An immediate form of this conflict is when a person has difficulty in combining a logical and
managerial attitude at work with a sensitive and shared attitude with the family (Frone, 2005).
According to Bellavia and Frone, (2005), males are high on facing work-family conflict then
females, while females are high on facing Family-to-work conflict then males. There is
difference between energy-base and strain-base conflict.
Theories of work-family conflict. Numerous theories have been used to explain the
process that how work-family conflict linked to other variables. Grant-Vallone and Donaldson
(2001) stated express that research that examines work family conflict has advanced over the
last decade by the development of theoretical models, empirical studies, and organizational
sponsored work-family initiatives.
Role conflict theory. The role conflict theory states that experiencing doubtfulness or
conflict within a role will result in an undesirable state. Because conflicting demands between
roles (e.g., time, incompatible behaviors) conduct to personal conflict, it becomes harder to
perform each role successfully (Grandey & Cropanzano as cited in Ashley, 2017). “Role strain
or trouble in meeting role demands is assured” and a person “must frequently makes role
decisions and agreements in order to meet role requirement. Although some authors have used
role conflict theory and role theory as evidently replaceable frameworks, there are definite
differences between them. The role conflict theory outlines a deeper and more specific
framework that provides a richer understanding of various work-family conflict forms,
directions, and dimensions; these details are not presented in other theoretical frameworks. In
addition, researchers (e.g., Duxbury, Higgins, & Mills, 1992). Claimed that to understand workfamily
conflict both directions (work interference with family and family interference with
work) must be examine.
Spillover theory. Spillover theory describes work effect in family life. Positive spillover
is declared when the fulfillment, passion, happiness, and refreshment an individual has at work
crosses over into positive feelings and energy at home or when positive satisfaction, energy, and
happiness from home crosses over to a positive experience at work (Sthapit & Bjork, 2017).
Negative spillover from work to family is express when the problems, conflicts, or energy at
work has tense and engaged an individual, making it difficult to participate in family life
effectively and positively (Young & Rim, 2017). Of course, negative spillover from family to
work (e.g., divorce, problems with children, or the death of a close friend or family member)
can also be damaging.
Gender role theories. This theory find to explain gender differences in work family life.
Three of the familiar gender theories that represent three different sets of assumptions are the
biological influences, childhood socialization processes, and social structural factors in society.
According to Way (1991), “biological influences theory advance that sex differences in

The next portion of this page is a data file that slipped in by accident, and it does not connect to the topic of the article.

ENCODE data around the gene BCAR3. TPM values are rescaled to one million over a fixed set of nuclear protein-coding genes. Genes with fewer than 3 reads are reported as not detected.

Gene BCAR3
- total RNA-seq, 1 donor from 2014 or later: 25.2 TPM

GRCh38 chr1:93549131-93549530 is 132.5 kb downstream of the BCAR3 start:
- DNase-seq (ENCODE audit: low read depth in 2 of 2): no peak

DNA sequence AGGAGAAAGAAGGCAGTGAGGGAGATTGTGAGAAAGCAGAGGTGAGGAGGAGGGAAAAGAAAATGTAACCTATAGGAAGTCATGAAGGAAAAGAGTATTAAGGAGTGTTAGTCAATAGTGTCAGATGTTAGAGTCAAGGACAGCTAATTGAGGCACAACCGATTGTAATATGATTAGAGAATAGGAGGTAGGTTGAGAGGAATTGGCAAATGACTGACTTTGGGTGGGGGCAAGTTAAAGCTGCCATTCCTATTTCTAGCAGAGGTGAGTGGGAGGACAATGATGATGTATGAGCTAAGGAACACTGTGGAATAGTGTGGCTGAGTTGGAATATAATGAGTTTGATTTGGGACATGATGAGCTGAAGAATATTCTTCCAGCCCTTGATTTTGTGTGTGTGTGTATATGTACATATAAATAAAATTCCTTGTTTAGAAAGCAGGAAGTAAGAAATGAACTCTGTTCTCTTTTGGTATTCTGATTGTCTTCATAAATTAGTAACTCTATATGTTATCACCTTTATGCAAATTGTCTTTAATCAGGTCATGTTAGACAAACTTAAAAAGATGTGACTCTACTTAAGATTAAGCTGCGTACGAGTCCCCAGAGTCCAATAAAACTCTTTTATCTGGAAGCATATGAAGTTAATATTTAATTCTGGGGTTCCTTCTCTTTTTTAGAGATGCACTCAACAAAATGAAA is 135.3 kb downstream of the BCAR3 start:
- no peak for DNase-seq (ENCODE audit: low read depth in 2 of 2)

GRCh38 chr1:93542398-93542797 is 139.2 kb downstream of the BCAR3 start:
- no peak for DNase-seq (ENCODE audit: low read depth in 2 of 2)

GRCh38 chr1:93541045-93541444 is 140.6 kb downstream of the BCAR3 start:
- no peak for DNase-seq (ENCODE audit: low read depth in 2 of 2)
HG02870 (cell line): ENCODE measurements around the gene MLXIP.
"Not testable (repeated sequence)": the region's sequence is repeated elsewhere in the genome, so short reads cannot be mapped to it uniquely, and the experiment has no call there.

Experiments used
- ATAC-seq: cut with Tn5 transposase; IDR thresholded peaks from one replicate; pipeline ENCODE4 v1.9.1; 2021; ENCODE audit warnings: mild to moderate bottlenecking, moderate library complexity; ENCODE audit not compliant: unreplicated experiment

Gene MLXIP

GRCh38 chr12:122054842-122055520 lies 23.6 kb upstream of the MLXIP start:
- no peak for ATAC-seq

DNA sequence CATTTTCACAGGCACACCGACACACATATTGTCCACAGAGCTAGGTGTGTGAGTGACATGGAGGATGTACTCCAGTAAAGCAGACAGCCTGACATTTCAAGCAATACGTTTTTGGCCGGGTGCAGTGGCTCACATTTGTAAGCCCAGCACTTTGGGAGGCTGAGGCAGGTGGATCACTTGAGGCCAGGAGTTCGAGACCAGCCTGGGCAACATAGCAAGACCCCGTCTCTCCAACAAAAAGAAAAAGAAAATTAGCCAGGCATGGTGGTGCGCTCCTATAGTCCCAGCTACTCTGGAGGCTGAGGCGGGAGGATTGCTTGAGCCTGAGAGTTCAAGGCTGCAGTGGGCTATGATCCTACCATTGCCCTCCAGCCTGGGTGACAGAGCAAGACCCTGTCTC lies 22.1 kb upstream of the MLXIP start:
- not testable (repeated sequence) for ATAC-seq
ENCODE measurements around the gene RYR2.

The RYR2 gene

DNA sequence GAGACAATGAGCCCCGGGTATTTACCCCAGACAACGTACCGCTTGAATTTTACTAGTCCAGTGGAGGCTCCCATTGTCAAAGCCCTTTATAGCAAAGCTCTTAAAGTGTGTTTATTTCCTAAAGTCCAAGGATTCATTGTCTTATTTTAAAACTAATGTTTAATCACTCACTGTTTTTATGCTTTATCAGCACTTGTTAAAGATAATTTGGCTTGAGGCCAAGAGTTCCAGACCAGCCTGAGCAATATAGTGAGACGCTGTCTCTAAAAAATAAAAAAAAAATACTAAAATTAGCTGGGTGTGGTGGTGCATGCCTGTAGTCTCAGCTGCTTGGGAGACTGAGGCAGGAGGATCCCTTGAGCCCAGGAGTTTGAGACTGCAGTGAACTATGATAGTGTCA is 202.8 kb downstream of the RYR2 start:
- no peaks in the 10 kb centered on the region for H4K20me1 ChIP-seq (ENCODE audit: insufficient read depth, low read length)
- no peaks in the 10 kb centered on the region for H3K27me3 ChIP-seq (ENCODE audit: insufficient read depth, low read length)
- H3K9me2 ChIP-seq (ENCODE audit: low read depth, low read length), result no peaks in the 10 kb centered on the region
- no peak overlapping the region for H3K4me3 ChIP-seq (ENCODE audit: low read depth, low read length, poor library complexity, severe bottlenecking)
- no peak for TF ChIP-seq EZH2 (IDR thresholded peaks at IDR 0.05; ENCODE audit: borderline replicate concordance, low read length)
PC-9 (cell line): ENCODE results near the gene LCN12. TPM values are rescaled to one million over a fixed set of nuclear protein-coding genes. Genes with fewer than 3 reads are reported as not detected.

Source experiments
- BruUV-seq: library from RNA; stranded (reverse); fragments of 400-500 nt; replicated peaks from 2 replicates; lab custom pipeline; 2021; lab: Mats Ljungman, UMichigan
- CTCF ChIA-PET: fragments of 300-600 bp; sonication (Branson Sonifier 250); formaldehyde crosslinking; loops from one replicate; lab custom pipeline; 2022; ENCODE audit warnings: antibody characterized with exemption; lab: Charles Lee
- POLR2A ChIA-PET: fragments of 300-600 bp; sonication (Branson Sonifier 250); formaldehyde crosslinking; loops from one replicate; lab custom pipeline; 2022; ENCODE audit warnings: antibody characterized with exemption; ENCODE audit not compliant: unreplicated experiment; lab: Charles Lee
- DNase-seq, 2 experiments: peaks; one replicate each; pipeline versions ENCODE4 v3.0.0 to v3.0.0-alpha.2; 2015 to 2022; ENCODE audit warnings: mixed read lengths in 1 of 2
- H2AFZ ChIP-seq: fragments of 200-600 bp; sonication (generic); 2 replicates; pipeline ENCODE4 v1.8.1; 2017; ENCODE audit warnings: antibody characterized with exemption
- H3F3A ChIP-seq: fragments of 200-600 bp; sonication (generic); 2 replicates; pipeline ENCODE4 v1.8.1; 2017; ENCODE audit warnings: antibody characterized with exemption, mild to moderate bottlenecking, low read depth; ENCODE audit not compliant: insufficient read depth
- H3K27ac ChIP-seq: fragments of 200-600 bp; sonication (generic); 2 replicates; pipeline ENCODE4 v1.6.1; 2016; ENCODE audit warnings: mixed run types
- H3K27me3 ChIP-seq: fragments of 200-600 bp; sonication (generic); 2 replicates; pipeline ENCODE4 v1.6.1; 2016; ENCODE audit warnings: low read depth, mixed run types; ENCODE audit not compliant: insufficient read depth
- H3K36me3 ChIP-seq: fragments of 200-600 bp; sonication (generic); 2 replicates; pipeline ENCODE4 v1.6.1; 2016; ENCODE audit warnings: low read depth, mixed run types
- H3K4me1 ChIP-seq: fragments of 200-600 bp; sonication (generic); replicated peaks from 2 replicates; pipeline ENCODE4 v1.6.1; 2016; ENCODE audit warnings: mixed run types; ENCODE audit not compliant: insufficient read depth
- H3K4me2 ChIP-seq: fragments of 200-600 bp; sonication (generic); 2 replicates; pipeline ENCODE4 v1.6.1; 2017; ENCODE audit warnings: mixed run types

attitudes, abilities, and temperaments are innate and that these innate differences cause males
and females to be differentially suited for certain work and family roles”. According to the
childhood socialization theories, formed and empirical personality differences lead males and
females to choose and even prefer different social roles.
Role theory. Another framework for exploring work-family conflict is the general role
theory. It introduce to a set of behaviors that have socially agreed-upon functions and an
accepted code of norms. Normal roles include spouse, parent, manager, employee, church
member, student, friend, and more. Roles can represent relationships or functions, and they are
necessary for the achievement of goals and the maintenance of group unity. A role set is the
entire mixture of roles a person occupies or plays at one time. Strain can occur when there are
conflicting and/or competing demands made by two or more roles held by one person. Role
theory conveys that multiple roles can lead to stressors (work overload and inter role conflict)
and, in turn, to symptoms of strain (Britton, 2017). Work overload raise to expectations that can
lead to an increase in workload and possible feelings of overload within the work or non work
domains. Inter role conflict refers primarily to the conflict between the roles. As mentioned
previously, role theory has a much larger and general scope regarding work-family conflict as
compared to the role conflict theory. Although one portion of the role theory focuses on role
conflict, it does not provide the detailed description of the related components as found in the
role conflict theory. Interesting, some authors occasionally infer that role conflict theory is one
construct within the broader role theory framework.
Identity theory. “Identity theory support that individuals seek to build desired images of
themselves, and anything that blocks creation of these directed images represents a threat to self
identification. Because conflict between work and family roles constitutes an obstacle to goals
of self-fulfillment, threats resulting from work-family conflict likely lead to job stress” (Gruber
& Macmillan, 2017). Introduce that work-family conflict represents a, “risk or obstacle to selfidentification
because it represents the degree to which work activities are blocked or reserved
by pressures and responsibilities at home and vice versa” . People are threatened when
obstacles to activities that have potential implications for identity damage their self-image.
Identity theory differs from role conflict theory and role theory because its basic property is
much broader than its use in this specific context. There are various psychological functions that
are served by developing a sense of identity (i.e., basic need for self-esteem or selfenhancement;
basic need for self-efficacy which is related to the sense of personal competence
and control; and it allows for the development of self-consistency or coherence). There are
many other constructs that can threaten or impede an individual’s ideal or perceived personal
identity, role conflict or work-family conflict being just a few.